Study suggests properties are not being measured accurately
Flats and houses in London are typically being sold based on outdated and inaccurate property measurements which means sellers and buyers are losing out, it is suggested.
It means that properties could be ‘mis-sold’ by an average of £33,800, while for houses this rises to £57,697, according to a study by property technology providers Spec which says sellers, buyers and estate agents need to check it out.
On average, the discrepancy in size across all properties was enough for a small bedroom or study at 54 square feet, in terms of the figures which are being used for floorplans and valuations, with inaccurate data resulting in properties being over and undervalued.
The report, entitled, Risks and Costs of Mismeasurement in Residential Property, explores how outdated measurement techniques can have a significant impact on the accuracy of property value.
On a London wide basis, this means that the discrepancy in valuation runs to just under £119 billion with one in eight properties in the study having an area discrepancy of at least 100 square feet, the equivalent to £57,697 in property value.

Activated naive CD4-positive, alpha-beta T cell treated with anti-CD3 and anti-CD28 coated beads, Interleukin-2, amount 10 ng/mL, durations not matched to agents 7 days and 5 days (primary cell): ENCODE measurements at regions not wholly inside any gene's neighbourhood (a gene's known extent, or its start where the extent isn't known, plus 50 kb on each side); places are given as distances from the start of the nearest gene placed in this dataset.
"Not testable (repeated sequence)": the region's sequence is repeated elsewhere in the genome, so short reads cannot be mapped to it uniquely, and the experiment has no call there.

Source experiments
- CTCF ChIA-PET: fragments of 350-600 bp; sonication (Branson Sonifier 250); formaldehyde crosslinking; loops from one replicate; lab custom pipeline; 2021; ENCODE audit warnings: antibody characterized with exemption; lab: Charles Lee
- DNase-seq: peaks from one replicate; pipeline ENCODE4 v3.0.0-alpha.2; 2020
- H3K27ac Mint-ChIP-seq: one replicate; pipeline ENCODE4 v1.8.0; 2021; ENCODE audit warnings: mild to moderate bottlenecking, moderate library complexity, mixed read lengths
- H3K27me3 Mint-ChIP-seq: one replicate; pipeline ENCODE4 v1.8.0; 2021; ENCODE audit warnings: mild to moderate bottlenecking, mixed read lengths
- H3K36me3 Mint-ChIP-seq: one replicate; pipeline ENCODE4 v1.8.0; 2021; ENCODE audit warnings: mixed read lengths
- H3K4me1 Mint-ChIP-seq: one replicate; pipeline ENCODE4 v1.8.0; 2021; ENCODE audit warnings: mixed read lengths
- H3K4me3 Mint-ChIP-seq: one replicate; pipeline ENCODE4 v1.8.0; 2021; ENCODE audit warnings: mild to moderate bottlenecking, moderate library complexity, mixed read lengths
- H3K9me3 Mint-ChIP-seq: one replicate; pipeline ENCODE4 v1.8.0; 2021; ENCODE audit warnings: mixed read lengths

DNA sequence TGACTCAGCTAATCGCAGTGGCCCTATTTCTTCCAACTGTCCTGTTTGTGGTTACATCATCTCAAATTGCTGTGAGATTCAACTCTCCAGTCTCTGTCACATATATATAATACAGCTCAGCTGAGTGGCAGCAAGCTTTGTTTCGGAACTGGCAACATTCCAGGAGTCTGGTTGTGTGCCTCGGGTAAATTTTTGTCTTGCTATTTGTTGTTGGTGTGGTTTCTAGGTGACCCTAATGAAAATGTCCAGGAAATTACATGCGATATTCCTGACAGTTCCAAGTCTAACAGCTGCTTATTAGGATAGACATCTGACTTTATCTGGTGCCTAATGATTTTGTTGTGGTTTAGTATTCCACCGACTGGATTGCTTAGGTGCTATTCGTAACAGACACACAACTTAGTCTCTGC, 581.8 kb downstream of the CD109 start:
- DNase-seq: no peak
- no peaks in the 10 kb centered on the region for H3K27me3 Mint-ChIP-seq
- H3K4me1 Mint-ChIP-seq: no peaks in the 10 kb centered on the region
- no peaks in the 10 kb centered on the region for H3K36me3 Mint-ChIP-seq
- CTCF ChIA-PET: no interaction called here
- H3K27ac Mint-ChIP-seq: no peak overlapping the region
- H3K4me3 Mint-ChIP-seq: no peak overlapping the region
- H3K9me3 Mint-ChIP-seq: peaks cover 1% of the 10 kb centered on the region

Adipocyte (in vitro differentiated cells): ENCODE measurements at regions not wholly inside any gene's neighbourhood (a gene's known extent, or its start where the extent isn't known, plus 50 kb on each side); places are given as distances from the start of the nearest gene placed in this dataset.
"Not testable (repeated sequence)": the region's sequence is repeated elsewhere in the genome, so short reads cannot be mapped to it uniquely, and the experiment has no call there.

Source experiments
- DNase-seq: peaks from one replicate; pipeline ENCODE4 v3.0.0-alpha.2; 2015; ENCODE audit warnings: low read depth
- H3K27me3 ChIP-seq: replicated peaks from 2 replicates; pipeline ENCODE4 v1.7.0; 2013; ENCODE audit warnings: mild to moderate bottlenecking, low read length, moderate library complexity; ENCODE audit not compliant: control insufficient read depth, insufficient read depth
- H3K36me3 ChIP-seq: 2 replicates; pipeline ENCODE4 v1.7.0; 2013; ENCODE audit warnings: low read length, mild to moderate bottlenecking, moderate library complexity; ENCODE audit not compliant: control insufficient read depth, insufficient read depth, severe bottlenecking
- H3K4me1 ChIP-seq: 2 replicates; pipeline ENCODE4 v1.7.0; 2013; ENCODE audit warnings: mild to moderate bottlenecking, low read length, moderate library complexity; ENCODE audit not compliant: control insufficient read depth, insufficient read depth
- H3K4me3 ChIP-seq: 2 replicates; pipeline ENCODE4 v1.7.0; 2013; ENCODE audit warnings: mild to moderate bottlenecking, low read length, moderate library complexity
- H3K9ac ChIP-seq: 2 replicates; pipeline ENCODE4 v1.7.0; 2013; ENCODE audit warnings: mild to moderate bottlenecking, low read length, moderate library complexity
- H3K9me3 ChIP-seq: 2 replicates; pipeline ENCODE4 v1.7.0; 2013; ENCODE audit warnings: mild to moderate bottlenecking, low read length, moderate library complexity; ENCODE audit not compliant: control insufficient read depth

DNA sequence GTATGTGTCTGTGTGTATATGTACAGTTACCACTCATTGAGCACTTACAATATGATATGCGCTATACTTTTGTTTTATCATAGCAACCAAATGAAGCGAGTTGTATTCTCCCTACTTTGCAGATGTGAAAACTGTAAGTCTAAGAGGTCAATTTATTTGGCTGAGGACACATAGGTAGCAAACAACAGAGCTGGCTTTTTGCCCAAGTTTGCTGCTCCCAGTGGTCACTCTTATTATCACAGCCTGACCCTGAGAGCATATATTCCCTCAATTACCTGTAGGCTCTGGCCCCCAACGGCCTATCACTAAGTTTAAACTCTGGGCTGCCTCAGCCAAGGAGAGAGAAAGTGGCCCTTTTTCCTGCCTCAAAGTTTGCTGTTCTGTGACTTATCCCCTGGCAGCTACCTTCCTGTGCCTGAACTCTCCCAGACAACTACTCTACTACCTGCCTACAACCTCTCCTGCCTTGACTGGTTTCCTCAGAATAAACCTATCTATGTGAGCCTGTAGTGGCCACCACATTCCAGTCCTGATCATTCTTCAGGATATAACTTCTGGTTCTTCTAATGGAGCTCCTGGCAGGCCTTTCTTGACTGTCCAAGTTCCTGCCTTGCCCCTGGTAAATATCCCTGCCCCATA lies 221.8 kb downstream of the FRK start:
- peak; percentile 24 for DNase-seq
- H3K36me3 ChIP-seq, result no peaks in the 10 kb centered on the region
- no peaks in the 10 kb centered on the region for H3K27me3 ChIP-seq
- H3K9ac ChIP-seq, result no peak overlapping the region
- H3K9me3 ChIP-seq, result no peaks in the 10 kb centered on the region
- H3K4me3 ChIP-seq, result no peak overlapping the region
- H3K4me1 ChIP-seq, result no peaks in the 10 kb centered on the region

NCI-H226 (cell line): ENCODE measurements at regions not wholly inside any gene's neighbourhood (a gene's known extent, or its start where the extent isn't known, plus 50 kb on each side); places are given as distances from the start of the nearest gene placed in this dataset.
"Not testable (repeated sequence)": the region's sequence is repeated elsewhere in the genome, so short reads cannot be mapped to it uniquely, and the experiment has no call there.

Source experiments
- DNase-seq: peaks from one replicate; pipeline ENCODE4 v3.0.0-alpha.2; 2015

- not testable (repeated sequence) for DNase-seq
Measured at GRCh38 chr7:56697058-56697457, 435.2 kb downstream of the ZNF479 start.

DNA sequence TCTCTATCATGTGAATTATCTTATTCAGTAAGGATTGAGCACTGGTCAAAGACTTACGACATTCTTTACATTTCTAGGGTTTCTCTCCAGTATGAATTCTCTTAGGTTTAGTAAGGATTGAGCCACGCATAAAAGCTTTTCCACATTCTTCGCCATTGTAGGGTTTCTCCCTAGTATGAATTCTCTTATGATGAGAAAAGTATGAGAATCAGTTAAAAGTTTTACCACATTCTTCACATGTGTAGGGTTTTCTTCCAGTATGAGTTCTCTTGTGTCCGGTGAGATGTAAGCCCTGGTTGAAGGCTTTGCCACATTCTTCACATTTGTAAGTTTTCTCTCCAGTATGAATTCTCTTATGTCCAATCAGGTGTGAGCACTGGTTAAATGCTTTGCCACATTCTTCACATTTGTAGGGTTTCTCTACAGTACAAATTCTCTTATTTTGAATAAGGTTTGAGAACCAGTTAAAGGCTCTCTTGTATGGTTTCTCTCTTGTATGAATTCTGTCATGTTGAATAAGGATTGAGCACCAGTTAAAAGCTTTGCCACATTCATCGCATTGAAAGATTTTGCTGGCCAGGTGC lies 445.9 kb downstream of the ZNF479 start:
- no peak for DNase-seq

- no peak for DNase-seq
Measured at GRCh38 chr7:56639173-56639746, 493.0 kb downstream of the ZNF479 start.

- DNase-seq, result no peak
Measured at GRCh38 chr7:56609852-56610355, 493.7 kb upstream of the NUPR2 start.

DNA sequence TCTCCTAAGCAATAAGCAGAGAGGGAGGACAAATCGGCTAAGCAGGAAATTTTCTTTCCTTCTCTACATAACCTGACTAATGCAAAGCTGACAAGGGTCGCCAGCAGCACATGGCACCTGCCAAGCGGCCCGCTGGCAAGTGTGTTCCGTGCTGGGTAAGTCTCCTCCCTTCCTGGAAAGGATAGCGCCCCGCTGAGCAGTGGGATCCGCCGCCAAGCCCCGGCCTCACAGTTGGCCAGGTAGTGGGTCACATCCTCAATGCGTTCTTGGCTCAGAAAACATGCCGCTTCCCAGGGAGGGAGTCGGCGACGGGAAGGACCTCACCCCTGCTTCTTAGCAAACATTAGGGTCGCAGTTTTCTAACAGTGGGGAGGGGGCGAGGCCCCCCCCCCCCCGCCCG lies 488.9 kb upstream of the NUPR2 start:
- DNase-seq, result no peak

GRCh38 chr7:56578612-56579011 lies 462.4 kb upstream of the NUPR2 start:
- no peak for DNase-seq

The average discrepancy across all properties was 54 square feet, the size of a small bedroom or study. Particularly in high value areas, even small differences in a property’s stated floor space can have significant impact on its valuation, equating to the loss of hundreds of thousands of pounds if the square footage has been overstated,’ it points out.
The study found clear evidence of widespread inaccuracies in data available to consumers. In 60% of cases, floor plans over stated the size of the properties and it says that the research highlights the limitations of old-fashioned property measurement techniques.
‘This is a great hidden scandal in the property market. For almost everyone, their home is the most valuable thing they ever buy, but they usually have to rely on very inaccurate and misleading measurements that could affect its value by hundreds of thousands of pounds,’ said Anthony Browne, senior advisor to Spec.
‘For prospective home owners, it is essential that they obtain accurate size measurements for properties that they are buying. Previously that was technically difficult and prohibitively expensive, but with new 3D capture technology such as Spec, it is now quick and affordable to provide highly accurate floor plans, giving buyers and sellers peace of mind about the true size of their property,’ he pointed out.
The report also says that the risks of mismeasurement due to human error, insufficient data, and the systematic application of average sizes, reveal how the current regulatory processes in place for correct area calculation are failing.
It calls for current processes to be reviewed to ensure consumers are properly informed and have confidence and trust in the data they are provided with and that industry professionals must ensure that properties are being accurately measured to create floor plans that stand up to scrutiny and adhere to legal requirements.